Verdi’s Opera “I Lombardi” and the Music of Robert Greenberg

This article is a collaborative effort, crafted and edited by a team of dedicated professionals.

Contributors: Andranick Tanguiane, Fred Lerdahl,


Robert Greenberg provides an in-depth exploration of Verdi’s Opera “I Lombardi” and how it influenced the great composer’s later works.

Verdi’s Opera “I Lombardi”

“I Lombardi” is an opera in four acts by Giuseppe Verdi to an Italian-language libretto by Temistocle Solera, based on La Gerusalemme liberata by Tasso. It was Verdi’s eleventh opera and was first performed at the Teatro alla Scala in Milan on 11 February 1843.

History and context

“I Lombardi” is an opera by Giuseppe Verdi, based on the epic poem “The Lombards in Italy” by Paolo Giovio. The libretto was written by Temistocle Solera. The opera was first performed at La Scala in Milan on 11 February 1843.

The opera is set in the late seventh century, and tells the story of the struggle of the Lombard people to free themselves from the domination of the Byzantine Empire. The music of “I Lombardi” is characterized by Verdi’s characteristic melodic style and comprises some of his most famous arias and choruses, including “Gerusalemme liberata”, “Qui la voce sua soave”, and “Vittoria, Vittoria!”.

Robert Greenberg is one of the world’s foremost authorities on classical music, and has been teaching courses on Verdi’s operas for many years. In this course, he provides an in-depth exploration of “I Lombardi”, discussing its history, context, music, and legacy.

The music

Verdi’s I Lombardi is a pivotal work in the composer’s career. It was his fifth opera, and while it was not his first success, it was the first to solidify his reputation as a major force in Italian opera. The music of I Lombardi is characterized by Verdi’s trademark melodies and orchestrations, as well as by his innovative use of choral writing.

The opera opens with a rousing overture featuring an extended brass fanfare. This is followed by the first of Verdi’s famous “Chorus of the Hebrew Slaves” moments, in which the slaves sing of their hope for freedom. The next several scenes alternate between solo arias and duets, and large-scale choral numbers. One of the highlights of the opera is the Act III finale, in which all of the major characters come together to sing a stirring hymn to freedom.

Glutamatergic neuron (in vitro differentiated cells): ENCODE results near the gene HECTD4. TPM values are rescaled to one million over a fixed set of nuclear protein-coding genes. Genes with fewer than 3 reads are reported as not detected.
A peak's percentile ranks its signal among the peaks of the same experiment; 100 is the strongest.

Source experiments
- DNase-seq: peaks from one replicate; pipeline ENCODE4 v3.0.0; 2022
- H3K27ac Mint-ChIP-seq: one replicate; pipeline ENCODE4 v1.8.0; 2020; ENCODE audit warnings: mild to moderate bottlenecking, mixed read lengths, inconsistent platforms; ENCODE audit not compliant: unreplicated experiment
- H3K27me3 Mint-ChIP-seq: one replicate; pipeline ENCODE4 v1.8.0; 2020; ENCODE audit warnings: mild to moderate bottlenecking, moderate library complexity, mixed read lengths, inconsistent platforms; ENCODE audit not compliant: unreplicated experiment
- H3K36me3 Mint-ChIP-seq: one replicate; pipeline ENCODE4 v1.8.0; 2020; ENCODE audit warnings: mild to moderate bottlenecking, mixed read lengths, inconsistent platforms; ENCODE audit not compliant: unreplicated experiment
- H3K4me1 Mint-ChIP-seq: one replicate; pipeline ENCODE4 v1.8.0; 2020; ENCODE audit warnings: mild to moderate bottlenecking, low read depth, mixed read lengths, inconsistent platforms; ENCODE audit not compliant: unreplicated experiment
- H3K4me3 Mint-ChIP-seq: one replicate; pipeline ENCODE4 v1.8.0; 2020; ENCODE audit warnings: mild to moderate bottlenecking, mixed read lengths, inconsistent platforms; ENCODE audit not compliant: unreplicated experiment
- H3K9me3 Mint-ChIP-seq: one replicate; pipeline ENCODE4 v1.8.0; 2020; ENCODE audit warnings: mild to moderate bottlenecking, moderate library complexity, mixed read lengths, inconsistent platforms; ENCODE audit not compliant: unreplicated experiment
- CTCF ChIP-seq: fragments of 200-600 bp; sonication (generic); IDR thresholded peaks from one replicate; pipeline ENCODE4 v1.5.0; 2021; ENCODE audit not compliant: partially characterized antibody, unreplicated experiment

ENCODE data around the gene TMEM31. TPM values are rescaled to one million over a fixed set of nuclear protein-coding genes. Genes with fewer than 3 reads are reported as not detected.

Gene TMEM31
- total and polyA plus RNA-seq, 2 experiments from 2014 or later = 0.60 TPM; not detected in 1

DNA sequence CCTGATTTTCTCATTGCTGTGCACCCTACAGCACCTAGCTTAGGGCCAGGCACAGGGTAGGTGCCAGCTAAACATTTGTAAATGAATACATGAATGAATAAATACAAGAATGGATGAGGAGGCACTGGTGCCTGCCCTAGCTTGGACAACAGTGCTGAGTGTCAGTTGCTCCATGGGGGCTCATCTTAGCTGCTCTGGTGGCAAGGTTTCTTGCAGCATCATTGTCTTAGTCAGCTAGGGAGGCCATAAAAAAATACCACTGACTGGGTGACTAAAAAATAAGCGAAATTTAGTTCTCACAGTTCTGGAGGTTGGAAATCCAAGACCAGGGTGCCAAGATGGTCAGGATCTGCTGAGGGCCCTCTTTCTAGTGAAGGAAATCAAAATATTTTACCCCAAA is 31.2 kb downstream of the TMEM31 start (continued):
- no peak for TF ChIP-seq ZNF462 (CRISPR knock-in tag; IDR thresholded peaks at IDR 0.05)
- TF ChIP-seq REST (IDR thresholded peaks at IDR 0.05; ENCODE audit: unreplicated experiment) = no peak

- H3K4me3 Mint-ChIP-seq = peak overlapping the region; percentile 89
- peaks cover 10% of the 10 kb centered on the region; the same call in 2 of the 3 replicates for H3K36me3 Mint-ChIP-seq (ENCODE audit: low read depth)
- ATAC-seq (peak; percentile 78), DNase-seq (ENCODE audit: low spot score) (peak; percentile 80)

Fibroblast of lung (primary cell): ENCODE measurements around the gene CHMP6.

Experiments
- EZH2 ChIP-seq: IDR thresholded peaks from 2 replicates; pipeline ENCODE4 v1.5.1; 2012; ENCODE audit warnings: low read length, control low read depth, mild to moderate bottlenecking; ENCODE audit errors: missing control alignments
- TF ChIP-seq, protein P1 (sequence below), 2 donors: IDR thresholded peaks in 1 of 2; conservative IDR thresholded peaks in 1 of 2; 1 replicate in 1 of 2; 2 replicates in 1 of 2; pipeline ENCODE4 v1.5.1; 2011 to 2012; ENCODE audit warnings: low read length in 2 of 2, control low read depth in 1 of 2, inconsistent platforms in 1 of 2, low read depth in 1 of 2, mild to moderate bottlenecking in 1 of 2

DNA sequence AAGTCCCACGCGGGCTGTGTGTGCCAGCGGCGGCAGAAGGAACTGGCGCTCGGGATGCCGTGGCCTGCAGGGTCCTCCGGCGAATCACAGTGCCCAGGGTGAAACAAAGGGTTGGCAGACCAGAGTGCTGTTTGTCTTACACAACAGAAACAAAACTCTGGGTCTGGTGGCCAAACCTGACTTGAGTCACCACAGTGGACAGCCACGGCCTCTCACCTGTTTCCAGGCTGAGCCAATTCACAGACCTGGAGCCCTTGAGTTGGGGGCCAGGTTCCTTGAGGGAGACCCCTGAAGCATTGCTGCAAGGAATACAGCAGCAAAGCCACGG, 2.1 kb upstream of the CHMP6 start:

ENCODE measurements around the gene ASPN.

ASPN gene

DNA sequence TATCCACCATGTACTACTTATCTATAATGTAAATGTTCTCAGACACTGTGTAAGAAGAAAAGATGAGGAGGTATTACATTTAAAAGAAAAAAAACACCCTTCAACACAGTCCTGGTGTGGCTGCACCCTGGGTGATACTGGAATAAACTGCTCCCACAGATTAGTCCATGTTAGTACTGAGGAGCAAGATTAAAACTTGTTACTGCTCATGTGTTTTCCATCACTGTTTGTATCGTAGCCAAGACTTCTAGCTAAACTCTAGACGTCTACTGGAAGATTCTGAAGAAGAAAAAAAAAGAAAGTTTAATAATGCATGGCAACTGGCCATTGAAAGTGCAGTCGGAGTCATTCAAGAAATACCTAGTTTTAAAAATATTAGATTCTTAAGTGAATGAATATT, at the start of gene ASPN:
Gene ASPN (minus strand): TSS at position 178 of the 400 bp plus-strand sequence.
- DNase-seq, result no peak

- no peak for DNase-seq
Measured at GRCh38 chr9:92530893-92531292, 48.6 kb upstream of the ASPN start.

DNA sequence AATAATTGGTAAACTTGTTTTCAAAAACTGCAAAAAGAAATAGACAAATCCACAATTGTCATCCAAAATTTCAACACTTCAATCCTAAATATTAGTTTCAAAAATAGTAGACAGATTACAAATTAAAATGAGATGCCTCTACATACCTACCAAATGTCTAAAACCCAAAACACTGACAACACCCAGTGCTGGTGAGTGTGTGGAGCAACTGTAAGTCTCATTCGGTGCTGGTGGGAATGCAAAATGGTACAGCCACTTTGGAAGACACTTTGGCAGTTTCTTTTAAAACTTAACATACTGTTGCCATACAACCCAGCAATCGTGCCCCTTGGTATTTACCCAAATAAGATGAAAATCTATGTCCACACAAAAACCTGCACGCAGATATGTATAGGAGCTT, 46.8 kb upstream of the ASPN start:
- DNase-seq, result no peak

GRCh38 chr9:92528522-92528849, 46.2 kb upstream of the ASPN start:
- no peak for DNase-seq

While I Lombardi is not one of Verdi’s best-known operas, it contains some of his most memorable music. If you are new to Verdi’s work, this opera is a great place to start exploring his unique genius.

Robert Greenberg

Professor Greenberg will be presenting a talk on Verdi’s “I Lombardi” as well as the music of Robert Greenberg. This promises to be an interesting talk, as Professor Greenberg is one of the world’s foremost authorities on the music of Verdi.

His approach to the music

Greenberg sees the overall structure of the work in terms of dramatic tension and musical argument. In his view, the crucial moments are those in which the music makes an assertion or poses a question, and these are the moments to which he pays closest attention. He hears the work as a dialectic between two musical forces, one “static and eternal” (the chorus), the other “ever-changing and always individual” (the soloists).

His work with other composers

Robert Greenberg has worked with many other composers over the course of his career. Some of his more notable collaborations include:

Verdi’s Opera “I Lombardi” – Greenberg was commissioned to write a new English version of the libretto for this opera.

The music of Robert Greenberg – Greenberg has written music for many different ensembles and performers, including the San Francisco Symphony, the Los Angeles Philharmonic, and the Kronos Quartet.

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